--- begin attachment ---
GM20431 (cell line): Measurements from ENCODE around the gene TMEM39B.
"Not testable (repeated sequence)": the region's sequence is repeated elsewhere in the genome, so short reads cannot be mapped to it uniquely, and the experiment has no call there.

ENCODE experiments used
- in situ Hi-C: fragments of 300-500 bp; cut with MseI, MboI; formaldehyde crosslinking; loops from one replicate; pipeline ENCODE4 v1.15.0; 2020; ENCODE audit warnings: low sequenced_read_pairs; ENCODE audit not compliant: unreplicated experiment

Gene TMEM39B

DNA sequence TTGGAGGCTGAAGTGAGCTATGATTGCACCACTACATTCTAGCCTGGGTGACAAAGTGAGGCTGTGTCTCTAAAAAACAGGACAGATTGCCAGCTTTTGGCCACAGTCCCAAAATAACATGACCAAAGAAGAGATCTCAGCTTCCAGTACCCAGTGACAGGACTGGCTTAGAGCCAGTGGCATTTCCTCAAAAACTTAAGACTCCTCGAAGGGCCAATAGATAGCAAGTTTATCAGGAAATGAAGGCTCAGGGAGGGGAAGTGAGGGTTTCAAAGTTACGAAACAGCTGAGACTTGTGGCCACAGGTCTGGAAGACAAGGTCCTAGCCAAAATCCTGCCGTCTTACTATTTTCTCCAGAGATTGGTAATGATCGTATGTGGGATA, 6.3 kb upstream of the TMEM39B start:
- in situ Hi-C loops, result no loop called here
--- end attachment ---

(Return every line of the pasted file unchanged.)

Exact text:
GM20431 (cell line): Measurements from ENCODE around the gene TMEM39B.
"Not testable (repeated sequence)": the region's sequence is repeated elsewhere in the genome, so short reads cannot be mapped to it uniquely, and the experiment has no call there.

ENCODE experiments used
- in situ Hi-C: fragments of 300-500 bp; cut with MseI, MboI; formaldehyde crosslinking; loops from one replicate; pipeline ENCODE4 v1.15.0; 2020; ENCODE audit warnings: low sequenced_read_pairs; ENCODE audit not compliant: unreplicated experiment

Gene TMEM39B

DNA sequence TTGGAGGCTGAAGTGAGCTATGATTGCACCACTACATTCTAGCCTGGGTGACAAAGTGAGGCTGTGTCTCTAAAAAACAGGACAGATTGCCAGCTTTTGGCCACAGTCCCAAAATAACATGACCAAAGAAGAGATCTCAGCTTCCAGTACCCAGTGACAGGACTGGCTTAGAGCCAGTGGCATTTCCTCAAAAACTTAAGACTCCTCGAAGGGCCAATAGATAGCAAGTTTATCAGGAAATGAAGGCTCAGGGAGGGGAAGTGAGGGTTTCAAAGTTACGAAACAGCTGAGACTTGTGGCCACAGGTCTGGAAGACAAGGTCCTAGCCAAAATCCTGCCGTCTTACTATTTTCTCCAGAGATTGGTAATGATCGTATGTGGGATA, 6.3 kb upstream of the TMEM39B start:
- in situ Hi-C loops, result no loop called here